Dadima Arun sums up her koftas well: “Eating these takes 2 minutes – it’s the preparation which takes time and effort!” She is very particular when it comes to preparing her ingredients – her nightmare scenario would be bland koftas which break apart when fried. With this scenario in mind, she’s developed tried and tested techniques which make flavoursome koftas. Arun always batch cooks her koftas and freezes ahead (without the sauce).
Arun’s favourite filling to use is cauliflower – being vegetarian, she loves to use this versatile vegetable. In line with her younger daughter’s tastes, Arun also uses combinations of spinach and paneer, mixed vegetables, cabbage or ghiya (bottle gourd). I love experimenting with these combinations.
Arun’s secret to making koftas which bind well, is to use a muslin cloth to really squeeze out the excess water. Arun always uses fresh chillies. The key to the tharka (onion masala base) is to make it a smooth, medium consistency. Arun uses a hand-blender to achieve this.
When it comes to serving the koftas, always stir them into the sauce just before serving – too early and they will go soggy. Try and serve the koftas in a fairly shallow dish, so that they are slightly propped up in the thick, creamy sauce and you can see the top of them.
Ingredients for koftas:
30g ginger, peeled
3 green finger chillies, topped (or to taste)
Half a teaspoon of cumin seeds, dry roasted on a pan and then crushed into a powder using a pestle and mortar
Big handful of fresh fenugreek leaves, chopped veryfinely
Big handful of fresh coriander, chopped very finely
1 medium-sized cauliflower, washed and grated (remove leaves, chop in half and grate as normal)
1 teaspoon of freshly ground garam masala
1 teaspoon ground black pepper
1 teaspoon salt, or to taste
Vegetable oil for deep frying
2 big handfuls gram flour (chickpea flour/besan), plus 1 extra handful to add gradually
1 teaspoon corn flour
Method for koftas:
Blend the ginger and green chillies finely. Set aside.
Squeeze out excess water from the grated cauliflower (or any other vegetable you use). Do this by placing the grated cauliflower into the centre of a muslin cloth (do this in two batches if you think there is too much at once); fold in the edges, making a little ‘sack’ so that nothing falls out; then, holding the gap closed with one hand, use your other hand to squeeze out excess water over the sink. Don’t be tempted to skip this step.
Transfer the squeezed cauliflower into a large mixing bowl. The texture should now be dry and look like a solid lump.
Add the ginger, green chillies, coriander, fenugreek and all spices except for salt, to the moxing bowl. Mix well with your hands or a wooden spoon. Add the salt now – it’s best to add it last, as it draws out water.
Heat oil for deep frying, in a heavy-based wok.
In the meantime, add two handfuls of gram flour to the bowl and mix. Then add the teaspoon of corn flour – this helps to bind the mixture. It should feel moist, but still fairly dry. Test the consistency by moulding a small ball of the mixture – it should hold together. Never add water to your mixture as the ingredients release their own moisture during mixing. Add a little more gram flour if the mixture seems too wet- not too much otherwise the koftas will be hard and crispy when fried.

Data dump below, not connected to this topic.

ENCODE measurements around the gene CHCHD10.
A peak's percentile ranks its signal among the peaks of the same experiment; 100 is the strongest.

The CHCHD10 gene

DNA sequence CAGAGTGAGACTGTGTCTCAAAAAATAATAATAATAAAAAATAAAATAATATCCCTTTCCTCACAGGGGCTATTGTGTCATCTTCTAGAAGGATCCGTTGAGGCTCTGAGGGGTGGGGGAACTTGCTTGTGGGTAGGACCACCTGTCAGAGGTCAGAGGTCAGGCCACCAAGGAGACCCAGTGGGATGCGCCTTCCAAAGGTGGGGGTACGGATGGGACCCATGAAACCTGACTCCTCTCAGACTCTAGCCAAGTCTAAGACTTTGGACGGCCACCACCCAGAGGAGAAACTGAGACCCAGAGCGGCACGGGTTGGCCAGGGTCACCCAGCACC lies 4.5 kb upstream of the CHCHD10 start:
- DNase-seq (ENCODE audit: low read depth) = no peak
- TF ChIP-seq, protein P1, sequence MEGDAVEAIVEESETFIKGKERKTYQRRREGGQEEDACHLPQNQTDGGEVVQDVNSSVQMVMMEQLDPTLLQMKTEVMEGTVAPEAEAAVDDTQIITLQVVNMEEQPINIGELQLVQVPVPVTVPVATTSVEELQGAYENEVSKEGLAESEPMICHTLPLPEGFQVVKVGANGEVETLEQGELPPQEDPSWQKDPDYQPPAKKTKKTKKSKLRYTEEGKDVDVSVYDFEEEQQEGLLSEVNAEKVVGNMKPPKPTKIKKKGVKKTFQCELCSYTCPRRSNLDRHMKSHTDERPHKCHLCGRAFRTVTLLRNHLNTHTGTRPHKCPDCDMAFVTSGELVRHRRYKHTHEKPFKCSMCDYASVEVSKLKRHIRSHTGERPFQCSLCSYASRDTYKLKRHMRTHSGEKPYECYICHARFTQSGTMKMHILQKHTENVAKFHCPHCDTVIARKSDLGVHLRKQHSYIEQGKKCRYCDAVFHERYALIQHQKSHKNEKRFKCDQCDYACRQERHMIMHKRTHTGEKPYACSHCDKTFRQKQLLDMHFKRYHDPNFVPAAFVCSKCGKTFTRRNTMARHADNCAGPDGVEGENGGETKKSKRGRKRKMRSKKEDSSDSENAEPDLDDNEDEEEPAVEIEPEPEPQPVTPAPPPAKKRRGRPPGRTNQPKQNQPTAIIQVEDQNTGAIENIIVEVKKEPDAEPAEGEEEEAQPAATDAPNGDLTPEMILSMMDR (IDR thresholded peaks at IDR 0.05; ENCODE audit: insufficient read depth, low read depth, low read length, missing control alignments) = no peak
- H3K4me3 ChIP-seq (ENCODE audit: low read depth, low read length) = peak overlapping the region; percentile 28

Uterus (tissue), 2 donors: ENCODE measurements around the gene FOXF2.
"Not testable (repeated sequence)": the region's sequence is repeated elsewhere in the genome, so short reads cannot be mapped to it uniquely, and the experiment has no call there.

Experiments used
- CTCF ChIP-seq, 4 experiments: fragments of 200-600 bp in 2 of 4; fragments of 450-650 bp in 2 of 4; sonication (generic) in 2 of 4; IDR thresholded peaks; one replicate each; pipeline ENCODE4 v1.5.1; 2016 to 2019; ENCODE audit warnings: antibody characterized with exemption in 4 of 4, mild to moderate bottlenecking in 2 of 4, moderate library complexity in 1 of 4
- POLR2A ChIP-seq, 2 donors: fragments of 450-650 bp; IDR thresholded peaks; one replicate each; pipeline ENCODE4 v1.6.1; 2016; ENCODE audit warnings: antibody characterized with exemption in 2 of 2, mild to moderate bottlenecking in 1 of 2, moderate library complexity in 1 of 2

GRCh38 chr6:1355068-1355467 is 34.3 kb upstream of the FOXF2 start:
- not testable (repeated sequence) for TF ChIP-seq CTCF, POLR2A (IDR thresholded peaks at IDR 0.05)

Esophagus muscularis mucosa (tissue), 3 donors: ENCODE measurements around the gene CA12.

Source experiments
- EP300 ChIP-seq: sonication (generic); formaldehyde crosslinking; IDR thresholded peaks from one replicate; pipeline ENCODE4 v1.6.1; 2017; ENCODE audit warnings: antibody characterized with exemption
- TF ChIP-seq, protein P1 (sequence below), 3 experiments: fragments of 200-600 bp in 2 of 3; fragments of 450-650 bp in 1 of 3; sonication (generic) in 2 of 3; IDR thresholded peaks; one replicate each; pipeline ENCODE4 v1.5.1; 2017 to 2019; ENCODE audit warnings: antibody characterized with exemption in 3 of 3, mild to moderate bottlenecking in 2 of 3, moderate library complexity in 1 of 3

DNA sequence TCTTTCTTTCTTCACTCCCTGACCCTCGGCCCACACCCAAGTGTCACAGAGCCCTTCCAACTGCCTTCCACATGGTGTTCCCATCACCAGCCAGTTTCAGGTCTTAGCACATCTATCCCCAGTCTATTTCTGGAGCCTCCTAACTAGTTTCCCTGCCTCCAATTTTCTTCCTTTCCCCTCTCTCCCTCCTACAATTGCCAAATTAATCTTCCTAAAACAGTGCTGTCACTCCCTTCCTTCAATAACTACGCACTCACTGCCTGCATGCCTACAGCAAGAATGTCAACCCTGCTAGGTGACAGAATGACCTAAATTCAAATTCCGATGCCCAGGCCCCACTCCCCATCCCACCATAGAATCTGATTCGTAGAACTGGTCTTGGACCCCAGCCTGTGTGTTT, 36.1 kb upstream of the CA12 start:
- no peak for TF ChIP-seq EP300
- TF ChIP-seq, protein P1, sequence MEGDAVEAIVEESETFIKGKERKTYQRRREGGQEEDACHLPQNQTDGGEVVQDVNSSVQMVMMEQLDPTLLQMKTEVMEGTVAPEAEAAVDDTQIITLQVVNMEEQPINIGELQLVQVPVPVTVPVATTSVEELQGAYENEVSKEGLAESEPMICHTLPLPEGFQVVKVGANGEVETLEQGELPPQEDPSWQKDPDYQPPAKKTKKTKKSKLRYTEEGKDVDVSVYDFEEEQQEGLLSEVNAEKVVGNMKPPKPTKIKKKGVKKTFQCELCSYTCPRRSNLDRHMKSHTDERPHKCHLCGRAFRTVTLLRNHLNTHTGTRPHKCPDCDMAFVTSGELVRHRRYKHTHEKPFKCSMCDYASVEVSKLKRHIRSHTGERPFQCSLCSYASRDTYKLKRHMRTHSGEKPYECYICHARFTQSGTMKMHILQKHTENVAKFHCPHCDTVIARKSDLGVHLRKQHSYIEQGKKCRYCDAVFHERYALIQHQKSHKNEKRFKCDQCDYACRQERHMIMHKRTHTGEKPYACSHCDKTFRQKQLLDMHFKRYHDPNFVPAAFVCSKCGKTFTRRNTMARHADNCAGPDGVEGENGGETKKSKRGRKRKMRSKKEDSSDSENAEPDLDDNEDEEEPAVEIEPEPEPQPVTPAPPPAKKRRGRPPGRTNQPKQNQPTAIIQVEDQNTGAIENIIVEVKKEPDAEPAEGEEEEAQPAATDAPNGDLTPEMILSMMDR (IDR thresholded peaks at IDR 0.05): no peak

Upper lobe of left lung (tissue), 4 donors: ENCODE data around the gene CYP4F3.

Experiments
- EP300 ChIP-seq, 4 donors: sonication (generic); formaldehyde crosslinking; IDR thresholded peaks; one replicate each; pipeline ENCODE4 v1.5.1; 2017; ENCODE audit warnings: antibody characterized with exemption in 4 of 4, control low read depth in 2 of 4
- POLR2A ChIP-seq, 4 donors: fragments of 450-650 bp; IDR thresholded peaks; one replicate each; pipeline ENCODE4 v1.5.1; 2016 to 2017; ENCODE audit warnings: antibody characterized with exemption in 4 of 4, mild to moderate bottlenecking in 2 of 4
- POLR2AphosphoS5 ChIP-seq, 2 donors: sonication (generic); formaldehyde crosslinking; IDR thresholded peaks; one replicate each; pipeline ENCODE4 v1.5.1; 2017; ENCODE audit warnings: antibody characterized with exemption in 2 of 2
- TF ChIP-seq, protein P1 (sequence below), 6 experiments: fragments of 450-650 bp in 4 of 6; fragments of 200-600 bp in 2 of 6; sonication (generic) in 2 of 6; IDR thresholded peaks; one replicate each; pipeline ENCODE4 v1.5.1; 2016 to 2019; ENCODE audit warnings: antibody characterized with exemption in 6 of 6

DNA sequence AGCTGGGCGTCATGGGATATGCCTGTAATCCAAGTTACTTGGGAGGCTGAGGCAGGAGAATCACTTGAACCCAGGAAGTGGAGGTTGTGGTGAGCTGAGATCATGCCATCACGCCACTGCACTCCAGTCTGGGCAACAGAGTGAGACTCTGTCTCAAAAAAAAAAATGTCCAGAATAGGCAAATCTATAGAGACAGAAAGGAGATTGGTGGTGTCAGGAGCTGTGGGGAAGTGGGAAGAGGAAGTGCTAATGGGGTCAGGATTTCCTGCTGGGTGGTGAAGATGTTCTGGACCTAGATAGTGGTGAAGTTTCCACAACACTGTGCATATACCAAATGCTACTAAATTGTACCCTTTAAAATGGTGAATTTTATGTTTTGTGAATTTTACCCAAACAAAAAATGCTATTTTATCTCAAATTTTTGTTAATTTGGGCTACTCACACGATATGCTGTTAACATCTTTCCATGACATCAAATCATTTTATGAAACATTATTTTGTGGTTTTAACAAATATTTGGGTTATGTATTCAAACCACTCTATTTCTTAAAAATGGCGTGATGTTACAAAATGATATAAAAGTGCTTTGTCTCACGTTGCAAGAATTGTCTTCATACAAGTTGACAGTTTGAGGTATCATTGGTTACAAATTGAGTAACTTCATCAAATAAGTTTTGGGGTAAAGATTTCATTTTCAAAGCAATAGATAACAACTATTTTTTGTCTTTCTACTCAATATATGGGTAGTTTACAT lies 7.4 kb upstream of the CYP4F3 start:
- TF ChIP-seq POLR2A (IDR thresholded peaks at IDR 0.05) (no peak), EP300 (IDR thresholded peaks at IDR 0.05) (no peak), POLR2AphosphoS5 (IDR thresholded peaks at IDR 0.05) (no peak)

Now it’s time to mould the koftas ready for frying. Use the palms of your hands to mould into small balls (around 3cm by 3cm; smaller than a golf ball) – this is key for Arun, as the size helps them to cook through thoroughly. Set aside on a plate. Repeat for the rest of the mixture.
Check the oil is hot enough, by dropping in a tiny ball of the mixture. It should rise to the top fairly quickly. Line a plate with kitchen roll, ready to receive your fried koftas.
Deep fry the koftas in batches over a moderate heat (too high and the outside will burn, and the inside will be uncooked). I tend to fry them in batches of 6-8, but judge according to the size of your pan. When you first drop them in, leave them to settle otherwise they may break. Arun advises only to stir once they have ‘settled down’ and become a pale brown colour.
Drain off excess oil using your slotted spoon, and remove from the oil once they have turned golden brown – the key is not to overcook them. Set aside on your lined plate.
Freeze note: once cool, freeze the koftas into sealed freezer bags.
4 tablespoons rapeseed oil
1 teaspoon cumin seeds
3 cloves garlic
1 green finger chilli, finely chopped (or to taste)
20g fresh ginger, peeled
1 onion, finely chopped
Half teaspoon paprika
1 teaspoon salt, or to taste
250g tomato passata
150ml single cream (some to be used for garnish)
Around 1 cup boiling water
1 teaspoon freshly ground garam masala
Pouring cream, to garnish
Fresh coriander, to garnish
Blend the garlic, ginger and green chillies and set aside.
Heat the oil in a frying pan and add the cumin seeds, allowing them to sizzle.
Add the onions and cook for a few minutes until softened. Then, add the garlic, ginger and green chillies and cook for a few more minutes, until the onions are light brown.
Add the paprika and salt, and cook for a further two minutes with the masala.
Add the tomato passata and stir. Cook until the tharka is ready. This is when oil bubbles form around the tharka and the sauce consistency thickens.
Add around 100ml of the cream and stir through the tharka over a moderate heat for 2-3 minutes. Then, add the boiling water and stir over a moderate heat.
Simmer for 10 minutes uncovered, until the tharka thickens. Stir occasionally. Add the garam masala.
Take off the heat and use a hand-blender to make a smooth tharka. Push the hand-blender right into the sauce so it doesn’t splatter.
Just before serving, add as many koftas as you need to the tharka and serve immediately. Drizzle over the remaining cream to personal taste and garnish with coriander.